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Could your child be myopic (short-sighted)?


What is myopia?

Also know as ‘short-sightedness’ or ‘nearsightedness’ – myopia is an eye condition that makes distance vision blurry. It usually starts in childhood when the eyeball grows too long and progressively gets worse as the eye continues to grow.

Myopia currently affects around 80 million children worldwide and is projected to increase to nearly half the world’s population by 2050. The average age of onset is progressively getting younger. In 1983 it was 11 years old, whereas in 2000 it was 8 years old.

Signs your child may be myopic

Early detection and myopia treatments can slow it’s progression and reduce the risk of further eye problems in the future. Some signs in children can include:

  • Blurred distance vision
  • Moving closer to the TV
  • Reduced performance at school and/or difficulty seeing the board in classroom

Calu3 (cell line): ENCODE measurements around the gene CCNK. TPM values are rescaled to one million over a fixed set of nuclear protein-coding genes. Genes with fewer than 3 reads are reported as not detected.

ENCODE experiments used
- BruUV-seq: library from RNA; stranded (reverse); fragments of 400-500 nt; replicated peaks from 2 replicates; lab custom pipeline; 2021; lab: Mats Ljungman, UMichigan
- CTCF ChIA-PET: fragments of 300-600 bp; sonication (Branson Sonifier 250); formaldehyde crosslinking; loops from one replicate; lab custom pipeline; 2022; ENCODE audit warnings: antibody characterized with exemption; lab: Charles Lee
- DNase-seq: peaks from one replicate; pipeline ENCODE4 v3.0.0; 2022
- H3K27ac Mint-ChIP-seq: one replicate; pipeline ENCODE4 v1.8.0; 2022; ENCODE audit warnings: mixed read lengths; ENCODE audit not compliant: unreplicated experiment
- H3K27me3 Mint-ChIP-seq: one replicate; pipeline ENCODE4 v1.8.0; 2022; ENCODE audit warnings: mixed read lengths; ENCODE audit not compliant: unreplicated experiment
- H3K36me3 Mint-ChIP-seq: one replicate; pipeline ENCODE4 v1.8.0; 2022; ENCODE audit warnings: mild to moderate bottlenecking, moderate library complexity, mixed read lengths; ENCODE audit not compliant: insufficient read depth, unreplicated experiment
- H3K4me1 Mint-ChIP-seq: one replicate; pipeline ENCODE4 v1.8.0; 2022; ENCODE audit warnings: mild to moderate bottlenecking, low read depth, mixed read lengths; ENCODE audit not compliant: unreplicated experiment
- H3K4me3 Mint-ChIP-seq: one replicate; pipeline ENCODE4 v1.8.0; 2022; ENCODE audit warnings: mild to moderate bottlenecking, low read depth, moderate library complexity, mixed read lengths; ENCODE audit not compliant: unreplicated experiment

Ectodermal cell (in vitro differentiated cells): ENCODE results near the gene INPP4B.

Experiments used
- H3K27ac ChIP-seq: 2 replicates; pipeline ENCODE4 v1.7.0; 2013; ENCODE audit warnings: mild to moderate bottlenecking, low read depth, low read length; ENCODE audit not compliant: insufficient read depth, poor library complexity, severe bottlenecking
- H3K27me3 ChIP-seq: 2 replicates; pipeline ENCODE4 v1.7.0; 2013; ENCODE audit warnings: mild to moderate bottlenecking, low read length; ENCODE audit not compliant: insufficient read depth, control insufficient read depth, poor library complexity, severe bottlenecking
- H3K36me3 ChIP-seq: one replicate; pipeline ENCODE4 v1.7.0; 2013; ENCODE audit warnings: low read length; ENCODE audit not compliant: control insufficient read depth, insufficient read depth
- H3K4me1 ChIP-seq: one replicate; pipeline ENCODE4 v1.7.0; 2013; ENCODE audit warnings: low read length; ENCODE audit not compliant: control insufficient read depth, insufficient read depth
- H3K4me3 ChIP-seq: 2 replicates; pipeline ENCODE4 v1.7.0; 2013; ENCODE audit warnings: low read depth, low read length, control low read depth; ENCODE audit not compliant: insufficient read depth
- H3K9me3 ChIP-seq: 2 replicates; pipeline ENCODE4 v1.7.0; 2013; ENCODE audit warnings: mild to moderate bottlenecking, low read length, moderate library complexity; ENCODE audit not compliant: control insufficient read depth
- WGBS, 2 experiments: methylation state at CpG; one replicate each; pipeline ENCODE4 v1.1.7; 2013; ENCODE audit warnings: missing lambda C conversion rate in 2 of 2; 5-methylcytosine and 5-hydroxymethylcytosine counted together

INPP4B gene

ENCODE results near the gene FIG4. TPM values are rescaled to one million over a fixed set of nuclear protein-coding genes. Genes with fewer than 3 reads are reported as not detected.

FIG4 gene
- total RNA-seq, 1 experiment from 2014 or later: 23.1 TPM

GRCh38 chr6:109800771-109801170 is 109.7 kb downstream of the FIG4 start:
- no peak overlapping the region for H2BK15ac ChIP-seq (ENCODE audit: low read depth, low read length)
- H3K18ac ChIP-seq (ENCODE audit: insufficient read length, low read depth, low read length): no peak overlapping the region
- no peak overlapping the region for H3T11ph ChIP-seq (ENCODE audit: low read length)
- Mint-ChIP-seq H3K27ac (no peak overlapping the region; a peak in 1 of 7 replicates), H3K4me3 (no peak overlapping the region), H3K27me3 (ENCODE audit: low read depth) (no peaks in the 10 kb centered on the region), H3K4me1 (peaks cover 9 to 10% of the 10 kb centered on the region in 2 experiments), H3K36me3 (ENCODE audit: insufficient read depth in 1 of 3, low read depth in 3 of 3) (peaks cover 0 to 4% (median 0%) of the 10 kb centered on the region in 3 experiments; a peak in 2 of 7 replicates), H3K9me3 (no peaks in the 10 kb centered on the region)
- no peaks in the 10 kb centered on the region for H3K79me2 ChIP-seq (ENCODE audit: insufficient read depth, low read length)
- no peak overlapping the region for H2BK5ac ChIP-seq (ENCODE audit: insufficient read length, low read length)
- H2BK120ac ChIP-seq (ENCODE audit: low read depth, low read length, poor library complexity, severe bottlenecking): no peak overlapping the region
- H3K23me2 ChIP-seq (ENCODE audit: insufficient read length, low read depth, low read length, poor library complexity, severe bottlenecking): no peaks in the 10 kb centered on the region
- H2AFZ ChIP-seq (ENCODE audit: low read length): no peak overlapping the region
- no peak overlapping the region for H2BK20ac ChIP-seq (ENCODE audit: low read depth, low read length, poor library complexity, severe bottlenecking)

• Complaints of headaches
  • Tired eyes
  • Squinting eyes to focus
  • In some cases there are no signs at all

What causes myopia?

It comes down to two main contributing factors – genetics and lifestyle.


The risk in children increases when parents are myopic.

  • 50% – when both parents are myopic
  • 33% – when one parent is myopic
  • 25% – when neither parent is myopic


Modern lifestyles may influence the development of myopia. These include:

  • prolonged near task such as reading or smartphone use
  • low levels of outdoor activity
  • poor lighting levels

How is myopia managed?

Treating myopia early can slow its progression and therefore reduce the potential risk of developing future eye health issues. That is a reason why it is so improtant to have children’s eyes examined regularly.

Our general recommendations are:

  • Discourage excessive use of devices.
  • Encourage time outdoors – at least 90 minutes a day is recommended to reduce the risk of developing myopia. Possible reasons for this include improved light levels, vitamin D and more distance-vision use while outside.
  • Regular glasses and contact lenses – will allow your child to see clearly and will need updating frequently as, unfortunately, they have little to no effect on slowing down the rate of myopia progression.
  • Contact lenses – special myopia management contact lenses are available to allow children to see clearly while slowing down myopia progression by half.

If you think your child may be myopic, talk to us about options proven to slow the rate of progression of myopia in children. Call us on 075578-4611 or you can book online!

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